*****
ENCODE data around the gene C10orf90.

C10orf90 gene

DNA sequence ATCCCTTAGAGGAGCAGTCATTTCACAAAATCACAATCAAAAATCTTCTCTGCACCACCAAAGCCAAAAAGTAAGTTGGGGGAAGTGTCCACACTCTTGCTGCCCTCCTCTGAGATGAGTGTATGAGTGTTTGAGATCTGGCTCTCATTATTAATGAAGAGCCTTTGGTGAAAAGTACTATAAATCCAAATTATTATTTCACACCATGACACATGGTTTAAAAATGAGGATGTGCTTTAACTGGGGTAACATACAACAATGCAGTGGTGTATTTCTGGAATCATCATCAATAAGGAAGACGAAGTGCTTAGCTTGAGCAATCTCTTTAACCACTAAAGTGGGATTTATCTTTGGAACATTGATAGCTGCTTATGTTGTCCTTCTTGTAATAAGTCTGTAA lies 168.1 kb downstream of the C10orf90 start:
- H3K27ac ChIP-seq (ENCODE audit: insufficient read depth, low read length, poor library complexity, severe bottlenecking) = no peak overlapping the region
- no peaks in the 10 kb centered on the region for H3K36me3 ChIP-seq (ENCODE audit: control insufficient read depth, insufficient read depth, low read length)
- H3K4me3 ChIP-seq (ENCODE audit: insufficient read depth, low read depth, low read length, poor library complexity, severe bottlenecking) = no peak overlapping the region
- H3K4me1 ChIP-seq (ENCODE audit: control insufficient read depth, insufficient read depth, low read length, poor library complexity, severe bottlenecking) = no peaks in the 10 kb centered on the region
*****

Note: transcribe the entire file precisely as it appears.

ENCODE data around the gene C10orf90.

C10orf90 gene

DNA sequence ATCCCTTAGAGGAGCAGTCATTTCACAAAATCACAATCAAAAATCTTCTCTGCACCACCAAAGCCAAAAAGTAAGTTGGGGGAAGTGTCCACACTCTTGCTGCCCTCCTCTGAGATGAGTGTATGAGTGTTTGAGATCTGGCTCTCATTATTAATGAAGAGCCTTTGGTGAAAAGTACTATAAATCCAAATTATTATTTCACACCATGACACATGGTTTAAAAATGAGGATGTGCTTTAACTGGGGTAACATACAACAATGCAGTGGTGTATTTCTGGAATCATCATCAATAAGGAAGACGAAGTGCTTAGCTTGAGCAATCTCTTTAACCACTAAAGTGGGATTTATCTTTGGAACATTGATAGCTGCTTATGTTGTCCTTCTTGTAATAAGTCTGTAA lies 168.1 kb downstream of the C10orf90 start:
- H3K27ac ChIP-seq (ENCODE audit: insufficient read depth, low read length, poor library complexity, severe bottlenecking) = no peak overlapping the region
- no peaks in the 10 kb centered on the region for H3K36me3 ChIP-seq (ENCODE audit: control insufficient read depth, insufficient read depth, low read length)
- H3K4me3 ChIP-seq (ENCODE audit: insufficient read depth, low read depth, low read length, poor library complexity, severe bottlenecking) = no peak overlapping the region
- H3K4me1 ChIP-seq (ENCODE audit: control insufficient read depth, insufficient read depth, low read length, poor library complexity, severe bottlenecking) = no peaks in the 10 kb centered on the region